Accordingly, I offer Brennan at GoldGloveTV and on Twitch as one example. We are broadly familiar with YouTube. Twitch, however, is more of a niche social media and bears some further introduction. Twitch is a platform that allows computer gamers to broadcast live and real-time their game-play. Frequently there is a social component to the gameplay, either through the game being a massive-multiplayer-online (MMO) or through a co-op element to otherwise single player games. Twitch facilitates the creation of online communities and potentially a revenue stream for successful “hosts.” Content creators can monetize their accounts by permitting advertising and promoting subscriptions.
- Brennan O’Neill is 25 and has been on YouTube since 2009. Among gamers, he is well known and widely subscribed to as well. He and his information are indiscriminately available online. And, he is well known for his drunken live streaming and his unfiltered, sometimes inappropriate, game commentary. His social media includes Twitter, Facebook, Twitch, and some game related sites. Brennan employs a Video Editor to assist with the creation of videos. He has a cohort of friends with whom he games and creates content.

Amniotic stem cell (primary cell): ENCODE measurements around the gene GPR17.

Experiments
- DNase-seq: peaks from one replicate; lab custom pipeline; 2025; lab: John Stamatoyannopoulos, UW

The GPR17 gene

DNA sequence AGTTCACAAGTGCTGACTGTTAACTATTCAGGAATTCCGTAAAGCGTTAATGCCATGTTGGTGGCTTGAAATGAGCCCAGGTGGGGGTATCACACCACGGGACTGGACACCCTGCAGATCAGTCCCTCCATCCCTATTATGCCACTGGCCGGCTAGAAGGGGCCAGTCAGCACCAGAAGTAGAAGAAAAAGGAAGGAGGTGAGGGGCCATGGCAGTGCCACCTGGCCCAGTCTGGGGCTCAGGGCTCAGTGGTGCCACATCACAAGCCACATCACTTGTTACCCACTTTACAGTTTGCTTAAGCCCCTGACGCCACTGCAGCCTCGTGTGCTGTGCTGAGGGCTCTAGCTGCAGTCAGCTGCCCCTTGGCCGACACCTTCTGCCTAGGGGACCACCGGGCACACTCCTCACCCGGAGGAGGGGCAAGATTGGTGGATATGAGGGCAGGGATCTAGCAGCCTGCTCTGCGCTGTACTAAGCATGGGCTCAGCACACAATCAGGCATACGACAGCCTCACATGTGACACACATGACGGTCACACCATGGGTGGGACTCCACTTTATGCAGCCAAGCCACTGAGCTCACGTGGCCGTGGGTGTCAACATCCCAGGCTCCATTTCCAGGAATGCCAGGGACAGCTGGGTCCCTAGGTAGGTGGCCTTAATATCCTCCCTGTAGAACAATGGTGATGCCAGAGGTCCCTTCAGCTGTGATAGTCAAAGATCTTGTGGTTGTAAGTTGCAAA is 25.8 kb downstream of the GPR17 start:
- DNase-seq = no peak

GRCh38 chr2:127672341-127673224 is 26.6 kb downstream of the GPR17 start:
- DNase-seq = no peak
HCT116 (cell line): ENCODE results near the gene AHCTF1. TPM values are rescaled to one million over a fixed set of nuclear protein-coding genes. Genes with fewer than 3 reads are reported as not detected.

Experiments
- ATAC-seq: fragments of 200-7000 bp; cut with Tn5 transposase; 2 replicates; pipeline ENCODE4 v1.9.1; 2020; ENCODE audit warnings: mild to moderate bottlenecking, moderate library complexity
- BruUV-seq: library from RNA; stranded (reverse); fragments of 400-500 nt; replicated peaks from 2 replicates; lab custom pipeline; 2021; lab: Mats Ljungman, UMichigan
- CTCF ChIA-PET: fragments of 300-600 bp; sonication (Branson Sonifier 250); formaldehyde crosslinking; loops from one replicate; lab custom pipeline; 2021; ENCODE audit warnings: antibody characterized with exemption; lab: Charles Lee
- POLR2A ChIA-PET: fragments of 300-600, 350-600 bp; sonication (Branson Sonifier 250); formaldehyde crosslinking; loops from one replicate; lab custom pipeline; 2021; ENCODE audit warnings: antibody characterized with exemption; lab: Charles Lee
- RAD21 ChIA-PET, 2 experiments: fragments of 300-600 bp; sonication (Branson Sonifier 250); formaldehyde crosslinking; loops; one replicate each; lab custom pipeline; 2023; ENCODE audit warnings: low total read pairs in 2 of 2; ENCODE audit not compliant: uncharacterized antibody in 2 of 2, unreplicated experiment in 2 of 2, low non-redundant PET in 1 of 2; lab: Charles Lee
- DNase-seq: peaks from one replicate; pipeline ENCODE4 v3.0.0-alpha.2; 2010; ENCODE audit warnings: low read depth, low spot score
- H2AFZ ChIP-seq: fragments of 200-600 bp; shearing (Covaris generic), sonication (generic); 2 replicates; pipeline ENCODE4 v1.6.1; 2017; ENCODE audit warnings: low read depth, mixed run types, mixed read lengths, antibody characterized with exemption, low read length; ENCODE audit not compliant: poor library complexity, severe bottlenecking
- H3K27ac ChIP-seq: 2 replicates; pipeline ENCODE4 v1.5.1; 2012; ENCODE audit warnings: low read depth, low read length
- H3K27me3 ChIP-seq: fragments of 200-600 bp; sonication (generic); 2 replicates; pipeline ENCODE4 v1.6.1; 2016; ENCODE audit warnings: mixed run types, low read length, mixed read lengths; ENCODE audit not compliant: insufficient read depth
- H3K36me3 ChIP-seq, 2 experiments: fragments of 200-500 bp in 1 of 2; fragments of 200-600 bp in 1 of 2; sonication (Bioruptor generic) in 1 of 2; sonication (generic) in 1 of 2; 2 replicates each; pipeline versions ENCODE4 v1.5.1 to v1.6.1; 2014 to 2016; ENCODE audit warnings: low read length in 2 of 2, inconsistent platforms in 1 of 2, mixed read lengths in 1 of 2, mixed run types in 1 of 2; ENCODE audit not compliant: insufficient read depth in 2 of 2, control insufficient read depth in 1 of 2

I am fascinated by the nested communities and the complexity of players digital citizenship. There are the choices and stories that players create in the game environment. Then as they subscribe to and interact with content creation, there is another type of citizenship. And this unlike the previous example is entirely online. Certainly, Brennen, for example, shares aspects of his embodied life but he could just as well not, and nothing would be lost.
Digital Citizenship Proscriptive Pedagogy
As a striking contrast to these previous examples, I offer the website, Digital Citizenship. This website appears to be the project of a single person, Mike Ribble. The contact page, says this:
Mike has worked both in the education and technology fields. He has been in both public as well as private educational institutions. His teaching experience has been from high school students up to university graduate students. The work on Digital Citizenship was the culmination of a three year dissertation project. The concepts for Digital Citizenship are geared toward education, but are important for anyone who uses technology. Mike has spoken to school districts and conferences both in the United States and internationally.